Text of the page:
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The Founder

New Humans

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Mods - I put this in the General section because I am not focusing on the novel itself, but rather on this content and how it pertains to the rest of Trek.

I know, I know - I have a habit of harping on the depiction of humanity and the "evolution" of our society as depicted by Star Trek. I still have a lot of qualms of the idea that humans are mostly perfect and have gotten over every negative impulse in our genetic memory. It is why I always loved DS9 which exposed that humans were still human underneath the shiny painting brought on by sonic showers, holodecks, and replicators. I loved that Sisko said there was something different from humans living in the core of the UFP and humans living in the frontier. It makes it more palpable that humans are not the angels we're led to believe ...

I found something interesting in the novelization of Star Trek: The Motion Picture. Roddenberry wrote a preface through Admiral James T. Kirk. Sadly, none of this is in the movies or shows (not even DS9). But regardless, I find it adds such a unique layer to the mythos that Star Trek was kind of robbed by omitting this.

(I bolded the aspects I find especially interesting.)

_________________________________

Admiral Kirk’s preface: My name is James Tiberius Kirk. Kirk because my father and his male forebears hauled the old custom of passing along a family identify name. I received James because it was both the name of my father’s beloved brother as well as that of my mother’s first love instructor. Tiberius, as I am forever tired of explaining, was a Roman emperor whose life, for some unfathomable reason, fascinated my grandfather Samuel.

This is not trivial information. For example, the fact I used an old fashioned male surname says a lot about both me and the service to which I belong. Although the male surname custom has become rare among humans elsewhere. It remains a fairly common thing among those of us in Starfleet. We’re a highly conservative and strongly individualistic group. The old customs die hard with us. We submit ourselves to starship discipline. Because we know it is made necessary by the realities of deep space exploration. We’re proud that each of us has accepted this discipline voluntarily. And doubly proud when neither temptation nor jeopardy is able to shake our obedience to the oath we have taken.

Some critics have characterized us in Starfleet as primitives. And with some justification. In some ways, we do resemble our forebears of a couple of centuries ago more than we do most people today. We’re not part of those increasingly large number of humans who seem willing to submerge their own identities into the groups to which they belong. I am prepared to accept the possibility that these so called “new humans” represent a more highly evolved breed capable of finding rewards in group consciousness that we more primitive individuals will never know.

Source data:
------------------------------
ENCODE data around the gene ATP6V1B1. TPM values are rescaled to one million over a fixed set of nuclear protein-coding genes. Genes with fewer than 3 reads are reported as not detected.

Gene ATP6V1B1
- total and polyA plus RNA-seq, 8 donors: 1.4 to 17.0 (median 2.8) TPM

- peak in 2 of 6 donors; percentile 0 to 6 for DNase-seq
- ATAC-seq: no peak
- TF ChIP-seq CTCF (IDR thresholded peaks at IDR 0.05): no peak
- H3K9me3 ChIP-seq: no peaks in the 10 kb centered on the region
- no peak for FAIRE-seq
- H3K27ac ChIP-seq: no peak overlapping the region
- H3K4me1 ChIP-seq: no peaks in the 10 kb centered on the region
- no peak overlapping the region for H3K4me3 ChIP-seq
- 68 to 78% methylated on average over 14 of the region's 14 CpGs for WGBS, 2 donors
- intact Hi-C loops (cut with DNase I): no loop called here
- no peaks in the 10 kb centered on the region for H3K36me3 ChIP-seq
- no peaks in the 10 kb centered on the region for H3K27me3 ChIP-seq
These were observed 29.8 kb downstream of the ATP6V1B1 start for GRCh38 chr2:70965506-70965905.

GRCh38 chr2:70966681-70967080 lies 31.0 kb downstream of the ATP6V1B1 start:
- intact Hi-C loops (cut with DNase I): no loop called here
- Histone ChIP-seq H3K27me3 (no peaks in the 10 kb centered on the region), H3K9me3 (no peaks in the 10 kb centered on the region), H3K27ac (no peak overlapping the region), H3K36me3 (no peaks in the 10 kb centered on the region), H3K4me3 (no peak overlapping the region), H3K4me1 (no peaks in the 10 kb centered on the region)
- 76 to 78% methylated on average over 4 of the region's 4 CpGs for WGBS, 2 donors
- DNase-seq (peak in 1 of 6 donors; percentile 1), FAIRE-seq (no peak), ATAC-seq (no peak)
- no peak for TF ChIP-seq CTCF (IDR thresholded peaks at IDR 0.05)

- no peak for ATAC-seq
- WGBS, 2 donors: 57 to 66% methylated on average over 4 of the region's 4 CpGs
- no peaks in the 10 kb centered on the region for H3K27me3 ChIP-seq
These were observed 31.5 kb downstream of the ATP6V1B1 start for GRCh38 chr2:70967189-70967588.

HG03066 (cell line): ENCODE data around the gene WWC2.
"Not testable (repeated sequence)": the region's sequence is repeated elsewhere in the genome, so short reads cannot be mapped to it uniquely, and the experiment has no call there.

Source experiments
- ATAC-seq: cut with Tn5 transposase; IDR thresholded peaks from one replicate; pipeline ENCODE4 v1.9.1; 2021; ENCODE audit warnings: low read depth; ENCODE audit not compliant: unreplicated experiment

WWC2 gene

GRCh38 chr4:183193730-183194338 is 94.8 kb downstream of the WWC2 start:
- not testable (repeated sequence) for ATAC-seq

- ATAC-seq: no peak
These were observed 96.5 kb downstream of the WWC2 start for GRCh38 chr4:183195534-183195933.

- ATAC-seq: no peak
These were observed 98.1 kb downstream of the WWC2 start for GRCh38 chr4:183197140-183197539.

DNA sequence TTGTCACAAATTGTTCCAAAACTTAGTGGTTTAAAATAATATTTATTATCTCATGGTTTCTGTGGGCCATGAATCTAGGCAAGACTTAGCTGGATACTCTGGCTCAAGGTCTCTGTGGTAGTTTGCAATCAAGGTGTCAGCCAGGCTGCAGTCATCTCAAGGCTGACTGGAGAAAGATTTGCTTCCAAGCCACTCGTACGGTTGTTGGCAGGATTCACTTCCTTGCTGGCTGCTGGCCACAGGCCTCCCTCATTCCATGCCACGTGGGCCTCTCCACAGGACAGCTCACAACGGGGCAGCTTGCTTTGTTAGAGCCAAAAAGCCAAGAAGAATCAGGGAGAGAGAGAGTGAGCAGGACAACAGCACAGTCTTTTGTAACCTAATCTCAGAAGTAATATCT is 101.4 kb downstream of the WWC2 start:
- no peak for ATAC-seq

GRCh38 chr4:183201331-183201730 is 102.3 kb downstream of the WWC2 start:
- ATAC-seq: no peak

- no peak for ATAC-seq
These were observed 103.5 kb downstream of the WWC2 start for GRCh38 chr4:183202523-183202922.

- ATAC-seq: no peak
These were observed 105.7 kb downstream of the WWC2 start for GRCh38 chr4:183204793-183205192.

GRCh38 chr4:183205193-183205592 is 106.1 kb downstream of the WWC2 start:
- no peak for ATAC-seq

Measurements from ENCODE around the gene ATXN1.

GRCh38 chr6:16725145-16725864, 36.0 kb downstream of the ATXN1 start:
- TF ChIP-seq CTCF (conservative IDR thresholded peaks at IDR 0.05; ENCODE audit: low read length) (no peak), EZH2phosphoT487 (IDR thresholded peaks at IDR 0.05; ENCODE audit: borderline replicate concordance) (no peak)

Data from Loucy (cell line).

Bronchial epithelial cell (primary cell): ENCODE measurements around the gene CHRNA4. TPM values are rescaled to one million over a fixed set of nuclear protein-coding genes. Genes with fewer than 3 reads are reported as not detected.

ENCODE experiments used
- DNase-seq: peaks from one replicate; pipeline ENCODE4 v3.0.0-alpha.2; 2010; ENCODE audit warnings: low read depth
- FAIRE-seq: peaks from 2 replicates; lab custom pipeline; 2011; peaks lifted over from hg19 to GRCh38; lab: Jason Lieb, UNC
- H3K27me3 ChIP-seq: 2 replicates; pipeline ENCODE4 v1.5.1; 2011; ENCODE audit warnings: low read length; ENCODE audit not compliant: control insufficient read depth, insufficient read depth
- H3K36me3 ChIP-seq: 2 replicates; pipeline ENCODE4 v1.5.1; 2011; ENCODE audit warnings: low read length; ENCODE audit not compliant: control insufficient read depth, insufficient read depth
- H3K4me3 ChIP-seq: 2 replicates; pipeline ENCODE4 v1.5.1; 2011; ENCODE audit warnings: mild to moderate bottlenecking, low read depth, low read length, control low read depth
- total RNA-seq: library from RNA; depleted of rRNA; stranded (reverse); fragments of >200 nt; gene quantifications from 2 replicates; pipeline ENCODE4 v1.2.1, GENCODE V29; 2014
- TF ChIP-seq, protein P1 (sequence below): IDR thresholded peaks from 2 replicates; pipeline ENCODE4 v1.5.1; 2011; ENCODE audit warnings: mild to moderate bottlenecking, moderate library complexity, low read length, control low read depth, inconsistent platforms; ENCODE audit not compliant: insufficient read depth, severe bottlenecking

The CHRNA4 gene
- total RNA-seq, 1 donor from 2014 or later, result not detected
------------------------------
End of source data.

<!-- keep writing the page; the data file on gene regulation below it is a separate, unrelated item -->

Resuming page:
For the present, however, this new breed of human makes a poor space traveler and Starfleet must depend on us primitives for deep space exploration. It seems an almost absurd claim that we primitives make better space travelers than the highly evolved, superbly intelligent, adaptable new humans. The reason for this paradox is best explained in a Vulcan study of Starfleet’s early years. During which vessel disappearances, crew defections, and mutinies had brought deep space exploration to a near halt. This once controversial report diagnosed those mysterious losses as being caused directly by the fact that Starfleet’s recruitment standards were dangerously high. That is Starfleet Academy’s cadets were then being selected from applicants having the highest possible test scores on all categories of intelligence and adaptability. Understandably, it was believed that such qualities would be helpful in dealing with the unusually varied life patterns which starship crews encountered during deep space exploration. Something of the opposite turned out to be true. The problem was that sooner or later starship crew members must inevitably deal with life forms more evolved and advanced than their own. The result was that these superbly, intelligent and flexible minds being sent out by Starfleet could not help but be seduced eventually by the higher philosophies, aspirations, and consciousness levels being encountered.

I have always found it amusing that my academy class was the first group selected by Starfleet on the basis of somewhat more limited intellectual agility. It is made doubly amusing of course by the fact that our five year mission was so well documented due to an ill-conceived notion by Starfleet that the return of the USS enterprise merited public notice. Unfortunately, Starfleet’s enthusiasm affected even those that chronicled our adventures. We were all painted somewhat larger than life. Especially myself. Eventually, I found that I had been fictionalized into some sort of modern Ulysses. And it has been painful to see my command decisions of those years so widely applauded. Whereas the plain facts are that 94 of our crew met violent deaths during those years. And many of them would still be alive if I had acted either more quickly or more wisely. Nor have I been as foolishly courageous as depicted. I have never happily invited injury. I have disliked in the extreme every duty circumstance which has required me to risk my life. But there appears to be something in the nature of depicters of popular events which leads them into the habit of exaggeration. As a result, I became determined that if I ever again found myself involved in an affair attracting public attention, I would insist that someway be found to tell the story more accurately.

As some of you well know, I did become involved in such an affair. In fact, an event that threatened the very existence of Earth. Unfortunately, this has again brought me to the attention of those who record such happenings. Accordingly, although, there may be many other ways this story is told or depicted, I have insisted that it all should be set down in a written manuscript which would be subject to my corrections and my final approval. This is that manuscript. Presented to you here as an old style printed book. While I cannot control other depictions of these events that you may see, hear, and feel – I can promise that every description, idea, and word on these pages is the exact and true story of V’Ger and Earth as it was seen, heard, and felt by. – James T. Kirk